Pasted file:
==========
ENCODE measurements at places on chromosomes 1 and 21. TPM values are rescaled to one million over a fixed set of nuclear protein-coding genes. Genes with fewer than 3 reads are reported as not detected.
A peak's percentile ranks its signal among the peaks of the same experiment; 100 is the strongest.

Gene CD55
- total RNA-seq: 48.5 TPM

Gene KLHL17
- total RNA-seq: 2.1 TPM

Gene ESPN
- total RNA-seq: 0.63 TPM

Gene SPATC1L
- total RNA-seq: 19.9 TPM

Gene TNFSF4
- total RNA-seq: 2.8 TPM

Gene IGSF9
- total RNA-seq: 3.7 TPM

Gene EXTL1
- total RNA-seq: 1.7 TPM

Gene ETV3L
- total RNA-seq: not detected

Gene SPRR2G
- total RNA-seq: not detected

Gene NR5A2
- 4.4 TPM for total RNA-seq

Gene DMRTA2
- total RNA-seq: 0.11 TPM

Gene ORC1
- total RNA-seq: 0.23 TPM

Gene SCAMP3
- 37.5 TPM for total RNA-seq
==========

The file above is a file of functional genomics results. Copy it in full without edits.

ENCODE measurements at places on chromosomes 1 and 21. TPM values are rescaled to one million over a fixed set of nuclear protein-coding genes. Genes with fewer than 3 reads are reported as not detected.
A peak's percentile ranks its signal among the peaks of the same experiment; 100 is the strongest.

Gene CD55
- total RNA-seq: 48.5 TPM

Gene KLHL17
- total RNA-seq: 2.1 TPM

Gene ESPN
- total RNA-seq: 0.63 TPM

Gene SPATC1L
- total RNA-seq: 19.9 TPM

Gene TNFSF4
- total RNA-seq: 2.8 TPM

Gene IGSF9
- total RNA-seq: 3.7 TPM

Gene EXTL1
- total RNA-seq: 1.7 TPM

Gene ETV3L
- total RNA-seq: not detected

Gene SPRR2G
- total RNA-seq: not detected

Gene NR5A2
- 4.4 TPM for total RNA-seq

Gene DMRTA2
- total RNA-seq: 0.11 TPM

Gene ORC1
- total RNA-seq: 0.23 TPM

Gene SCAMP3
- 37.5 TPM for total RNA-seq